Which is why Billy was so keen to explain his theory of time travel to her. Billy was as in love as Billy could get. Billy also lived on the North Arm road, near Argent’s Hill. He didn’t have a bicycle so had to cadge lifts or walk into town. Sometimes he’d cut across the Noble paddocks, which saved him about a mile of walking. It was while walking through those paddocks on his way home one moonlit and frosty night that he turned to look up and behind him. Sound travels a long way on cold still nights like that; perhaps he had heard Dagmar having one of her many arguments with herself. Perhaps he had heard her hiss ‘Es ist unheimlich!’ The point is that Billy saw, not far away and seemingly hovering mid air in the darkness, Dagmar naked in her makeshift bath, haloed by candles. Bathing by starlight.

Dagmar was not what you would call beautiful. She was in her early twenties, but her body was thin and muscular, more like a boy’s. She had small breasts, a long back, and long thin hands and feet. Her blond hair was shoulder length and lank. But to Billy, standing silently in the field below, she was a vision from another world.


No-one could recall Billy ever being in love before. He wasn’t what most women, even in Bowraville, would think of as a good catch, and he had shown no interest in the opposite sex that anyone could recall in his fifty two years. Like Dagmar, Billy lived alone. His house was some converted cow bales, large enough that he even had an indoor kitchen. He had never held a job to anyone’s knowledge. Someone once claimed that his mother was one of the ‘mish mob.’ It wasn’t the sort of question you could put to him direct, but Geoff had once put the question to Kev, who said he definitely wasn’t.

“But I know who is,” Kev said. “There’s a few gubbas round here who ain’t so snow pure as they think they are.”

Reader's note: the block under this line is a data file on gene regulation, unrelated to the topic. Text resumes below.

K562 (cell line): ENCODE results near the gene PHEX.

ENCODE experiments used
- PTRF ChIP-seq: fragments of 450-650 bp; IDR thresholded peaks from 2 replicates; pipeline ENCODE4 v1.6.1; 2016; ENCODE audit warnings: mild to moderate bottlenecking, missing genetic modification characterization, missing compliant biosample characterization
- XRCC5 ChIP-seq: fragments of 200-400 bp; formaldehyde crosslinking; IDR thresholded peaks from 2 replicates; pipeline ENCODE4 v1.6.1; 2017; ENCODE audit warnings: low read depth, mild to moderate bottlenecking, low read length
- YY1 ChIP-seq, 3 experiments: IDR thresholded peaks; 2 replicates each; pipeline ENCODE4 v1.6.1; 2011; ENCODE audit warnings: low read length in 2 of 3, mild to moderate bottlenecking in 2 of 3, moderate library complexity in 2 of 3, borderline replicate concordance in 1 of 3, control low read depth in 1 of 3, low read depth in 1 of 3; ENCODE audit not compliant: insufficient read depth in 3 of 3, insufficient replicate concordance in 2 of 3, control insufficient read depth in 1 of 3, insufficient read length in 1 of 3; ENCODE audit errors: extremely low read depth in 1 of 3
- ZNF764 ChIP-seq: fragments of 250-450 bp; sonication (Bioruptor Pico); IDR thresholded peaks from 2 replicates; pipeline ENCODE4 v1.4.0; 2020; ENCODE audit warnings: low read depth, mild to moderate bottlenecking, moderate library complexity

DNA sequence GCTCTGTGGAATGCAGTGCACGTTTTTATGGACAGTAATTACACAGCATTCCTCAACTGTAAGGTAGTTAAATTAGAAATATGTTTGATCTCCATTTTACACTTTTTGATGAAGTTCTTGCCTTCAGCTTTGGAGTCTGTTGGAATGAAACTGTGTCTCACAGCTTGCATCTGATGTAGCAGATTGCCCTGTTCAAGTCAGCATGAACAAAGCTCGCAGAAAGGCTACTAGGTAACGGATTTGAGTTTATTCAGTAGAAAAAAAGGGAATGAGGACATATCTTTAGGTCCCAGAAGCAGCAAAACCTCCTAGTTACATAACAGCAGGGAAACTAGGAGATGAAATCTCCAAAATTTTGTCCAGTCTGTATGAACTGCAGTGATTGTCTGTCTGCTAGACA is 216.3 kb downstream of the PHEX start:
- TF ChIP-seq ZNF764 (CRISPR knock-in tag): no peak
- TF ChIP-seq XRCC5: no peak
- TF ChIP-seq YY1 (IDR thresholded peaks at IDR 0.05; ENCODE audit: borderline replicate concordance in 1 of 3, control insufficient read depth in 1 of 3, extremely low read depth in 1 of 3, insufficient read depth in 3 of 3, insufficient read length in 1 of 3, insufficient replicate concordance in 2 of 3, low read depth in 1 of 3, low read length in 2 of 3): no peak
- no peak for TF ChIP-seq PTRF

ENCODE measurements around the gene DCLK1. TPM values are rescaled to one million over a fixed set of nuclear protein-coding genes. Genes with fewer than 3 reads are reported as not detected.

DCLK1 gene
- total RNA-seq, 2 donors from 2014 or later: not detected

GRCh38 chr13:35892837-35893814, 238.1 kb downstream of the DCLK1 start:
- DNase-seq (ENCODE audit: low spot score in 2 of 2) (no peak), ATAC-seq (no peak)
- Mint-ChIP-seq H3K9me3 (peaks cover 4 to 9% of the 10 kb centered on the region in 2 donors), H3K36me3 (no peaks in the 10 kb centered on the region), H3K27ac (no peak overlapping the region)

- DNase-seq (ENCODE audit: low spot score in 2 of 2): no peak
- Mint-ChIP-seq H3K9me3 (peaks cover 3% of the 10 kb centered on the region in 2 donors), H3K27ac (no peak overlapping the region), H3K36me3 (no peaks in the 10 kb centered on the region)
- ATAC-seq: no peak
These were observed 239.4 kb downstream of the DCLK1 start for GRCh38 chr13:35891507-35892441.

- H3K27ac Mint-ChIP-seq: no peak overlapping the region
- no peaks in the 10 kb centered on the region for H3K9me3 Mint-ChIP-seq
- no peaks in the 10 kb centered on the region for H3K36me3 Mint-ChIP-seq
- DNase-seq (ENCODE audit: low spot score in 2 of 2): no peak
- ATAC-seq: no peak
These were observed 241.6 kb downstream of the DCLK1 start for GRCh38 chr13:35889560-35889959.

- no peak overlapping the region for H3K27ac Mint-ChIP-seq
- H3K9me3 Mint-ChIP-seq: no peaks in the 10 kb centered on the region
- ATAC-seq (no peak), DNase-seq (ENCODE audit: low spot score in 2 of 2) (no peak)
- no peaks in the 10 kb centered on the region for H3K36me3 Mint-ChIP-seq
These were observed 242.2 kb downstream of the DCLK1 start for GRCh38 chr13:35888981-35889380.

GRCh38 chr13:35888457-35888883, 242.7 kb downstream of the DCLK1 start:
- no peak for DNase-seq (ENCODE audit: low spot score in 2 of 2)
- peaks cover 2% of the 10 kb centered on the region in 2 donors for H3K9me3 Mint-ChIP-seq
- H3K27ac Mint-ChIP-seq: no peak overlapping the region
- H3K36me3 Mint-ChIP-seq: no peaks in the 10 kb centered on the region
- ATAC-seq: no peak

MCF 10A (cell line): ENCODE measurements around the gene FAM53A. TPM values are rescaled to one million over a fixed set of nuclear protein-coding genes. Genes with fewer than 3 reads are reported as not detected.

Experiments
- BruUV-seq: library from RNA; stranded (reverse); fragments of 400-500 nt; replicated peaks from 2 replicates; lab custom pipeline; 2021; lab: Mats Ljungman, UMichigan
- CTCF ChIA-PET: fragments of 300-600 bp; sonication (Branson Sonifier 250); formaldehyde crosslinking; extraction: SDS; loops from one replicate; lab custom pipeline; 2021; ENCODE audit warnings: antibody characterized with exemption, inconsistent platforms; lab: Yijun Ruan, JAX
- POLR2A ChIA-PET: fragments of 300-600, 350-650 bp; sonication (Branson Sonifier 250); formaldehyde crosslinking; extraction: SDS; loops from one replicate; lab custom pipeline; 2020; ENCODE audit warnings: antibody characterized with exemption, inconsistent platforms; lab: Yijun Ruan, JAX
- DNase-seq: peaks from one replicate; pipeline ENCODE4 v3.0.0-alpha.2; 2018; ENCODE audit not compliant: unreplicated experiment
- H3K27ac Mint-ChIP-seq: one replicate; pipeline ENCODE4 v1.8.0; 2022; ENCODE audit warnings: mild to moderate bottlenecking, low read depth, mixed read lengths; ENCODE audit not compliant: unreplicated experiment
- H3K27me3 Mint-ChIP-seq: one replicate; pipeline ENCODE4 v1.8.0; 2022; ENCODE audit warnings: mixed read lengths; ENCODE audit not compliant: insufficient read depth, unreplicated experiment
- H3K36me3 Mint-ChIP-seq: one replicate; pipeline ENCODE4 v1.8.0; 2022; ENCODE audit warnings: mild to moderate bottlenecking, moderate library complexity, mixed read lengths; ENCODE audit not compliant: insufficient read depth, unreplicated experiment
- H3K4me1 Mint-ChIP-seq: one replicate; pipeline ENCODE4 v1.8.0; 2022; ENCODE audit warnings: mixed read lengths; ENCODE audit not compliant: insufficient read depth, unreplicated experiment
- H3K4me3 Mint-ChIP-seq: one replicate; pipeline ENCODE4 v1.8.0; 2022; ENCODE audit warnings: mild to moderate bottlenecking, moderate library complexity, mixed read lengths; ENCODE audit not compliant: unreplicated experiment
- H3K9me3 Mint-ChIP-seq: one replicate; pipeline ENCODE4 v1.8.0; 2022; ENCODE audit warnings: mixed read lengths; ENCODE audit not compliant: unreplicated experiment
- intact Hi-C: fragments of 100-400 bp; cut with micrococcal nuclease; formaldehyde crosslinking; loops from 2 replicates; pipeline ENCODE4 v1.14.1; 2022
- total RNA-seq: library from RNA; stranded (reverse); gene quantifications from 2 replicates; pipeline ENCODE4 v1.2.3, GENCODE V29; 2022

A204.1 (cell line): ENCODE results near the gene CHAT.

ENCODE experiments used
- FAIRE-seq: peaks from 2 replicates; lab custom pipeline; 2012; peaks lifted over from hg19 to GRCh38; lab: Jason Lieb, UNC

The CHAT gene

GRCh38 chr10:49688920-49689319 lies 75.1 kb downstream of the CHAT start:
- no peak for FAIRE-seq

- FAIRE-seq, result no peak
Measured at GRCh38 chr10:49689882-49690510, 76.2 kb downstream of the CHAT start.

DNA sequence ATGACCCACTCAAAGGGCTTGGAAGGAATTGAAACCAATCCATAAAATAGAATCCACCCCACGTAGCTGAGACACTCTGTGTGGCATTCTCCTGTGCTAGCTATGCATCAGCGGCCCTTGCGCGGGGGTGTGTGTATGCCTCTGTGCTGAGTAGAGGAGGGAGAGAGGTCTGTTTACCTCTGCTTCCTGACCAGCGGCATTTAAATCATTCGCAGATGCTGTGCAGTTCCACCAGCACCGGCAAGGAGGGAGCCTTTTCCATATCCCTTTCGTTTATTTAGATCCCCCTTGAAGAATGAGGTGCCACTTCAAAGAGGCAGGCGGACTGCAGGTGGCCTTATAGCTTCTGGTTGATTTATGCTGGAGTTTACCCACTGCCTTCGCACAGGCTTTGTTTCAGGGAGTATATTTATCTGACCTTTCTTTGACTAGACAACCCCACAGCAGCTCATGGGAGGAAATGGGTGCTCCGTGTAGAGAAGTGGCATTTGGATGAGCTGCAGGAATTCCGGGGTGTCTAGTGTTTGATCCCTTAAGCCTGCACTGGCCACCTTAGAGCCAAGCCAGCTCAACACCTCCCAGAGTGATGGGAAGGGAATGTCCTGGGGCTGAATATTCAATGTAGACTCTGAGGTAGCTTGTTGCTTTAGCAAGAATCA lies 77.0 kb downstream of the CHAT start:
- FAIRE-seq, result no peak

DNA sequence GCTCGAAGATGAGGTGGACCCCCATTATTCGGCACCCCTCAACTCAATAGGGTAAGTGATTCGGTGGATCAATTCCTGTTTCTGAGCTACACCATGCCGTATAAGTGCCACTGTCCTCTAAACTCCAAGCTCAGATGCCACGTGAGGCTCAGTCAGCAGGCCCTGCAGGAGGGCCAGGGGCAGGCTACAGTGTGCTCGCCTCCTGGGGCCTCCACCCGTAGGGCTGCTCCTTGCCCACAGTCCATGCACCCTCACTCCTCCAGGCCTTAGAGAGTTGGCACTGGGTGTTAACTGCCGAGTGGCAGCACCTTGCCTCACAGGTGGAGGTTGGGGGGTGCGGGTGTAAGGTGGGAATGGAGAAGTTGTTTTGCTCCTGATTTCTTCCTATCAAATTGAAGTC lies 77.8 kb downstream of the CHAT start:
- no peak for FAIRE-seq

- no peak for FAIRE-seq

Even people who didn’t know Billy knew Billy. If, driving along the North Arm at night, scanning the verges for kangaroos or stray cattle, you suddenly slammed on your brakes to avoid hitting a skinny man with long grey hair and a sack over one shoulder: you knew it was Billy.

Billy’s luscious, lip-smacking tale of a floating Dagmar, naked in a bathtub, were soon circulated around the Royal bar. But not even Jack Donovan, who hid behind trees to gaze goggle-eyed at Jane and Sue Martin when they bathed at the Lane’s Bridge waterhole, was impressed with Billy’s description. There were better dreams on the calendar Geoff kept above the till. And when Rayleen discovered what Billy was huddling with the patrons about, she told him to stop it or be banned for life.

It wasn’t just that Dagmar looked a bit ordinary. It was also that practically everyone in Bowraville had seen her naked at some time. Many of them had seen her naked up close and in broad daylight. Geoff and Rayleen could count two times since they had employed her when she had turned up naked for work. Geoff had once seen a book called Die Nature and he reckoned it explained a lot about Dagmar in particular and Germans in general. Nonetheless, Bowraville looked after its own, and everyone now considered Dagmar one of their own.

Not only did Billy love Dagmar, but he was pretty sure that the feelings were reciprocated, because he was one of the few people Dagmar would talk to; one of the few people Dagmar would look in the eye.

“Your theory is… so… ludicrous, Billy,” she would say to him. “What is this multiverse? What is this time travel? There is only past, present and future. That is all. There is no time travel. It is ludicrous. You only have the wishful thinking to imagine that these things are possible at all.”

Billy’s face would crinkle up in a smile. “You just need to think about it Dagmar. It makes you think! You have to give me that.”

“I am sorry to say this, but it is all just stupidity, I think.”

“Maybe you could accompany me to the races next Saturday,” he’d say, within earshot of everyone the bar. “I could teach you how to bet on the horses.”